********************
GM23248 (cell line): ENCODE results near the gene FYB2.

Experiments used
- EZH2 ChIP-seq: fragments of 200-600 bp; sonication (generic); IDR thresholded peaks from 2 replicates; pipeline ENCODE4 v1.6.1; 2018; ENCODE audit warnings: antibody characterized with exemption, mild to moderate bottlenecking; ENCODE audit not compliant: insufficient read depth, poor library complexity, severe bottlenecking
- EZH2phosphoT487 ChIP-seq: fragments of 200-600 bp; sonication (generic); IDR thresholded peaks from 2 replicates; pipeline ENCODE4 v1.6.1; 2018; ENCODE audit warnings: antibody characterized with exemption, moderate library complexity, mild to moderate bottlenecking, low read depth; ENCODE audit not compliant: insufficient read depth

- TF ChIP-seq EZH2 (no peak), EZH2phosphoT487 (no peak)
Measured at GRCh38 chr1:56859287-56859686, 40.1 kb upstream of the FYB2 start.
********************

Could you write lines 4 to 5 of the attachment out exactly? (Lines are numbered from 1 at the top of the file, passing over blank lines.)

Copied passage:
- EZH2phosphoT487 ChIP-seq: fragments of 200-600 bp; sonication (generic); IDR thresholded peaks from 2 replicates; pipeline ENCODE4 v1.6.1; 2018; ENCODE audit warnings: antibody characterized with exemption, moderate library complexity, mild to moderate bottlenecking, low read depth; ENCODE audit not compliant: insufficient read depth

- TF ChIP-seq EZH2 (no peak), EZH2phosphoT487 (no peak)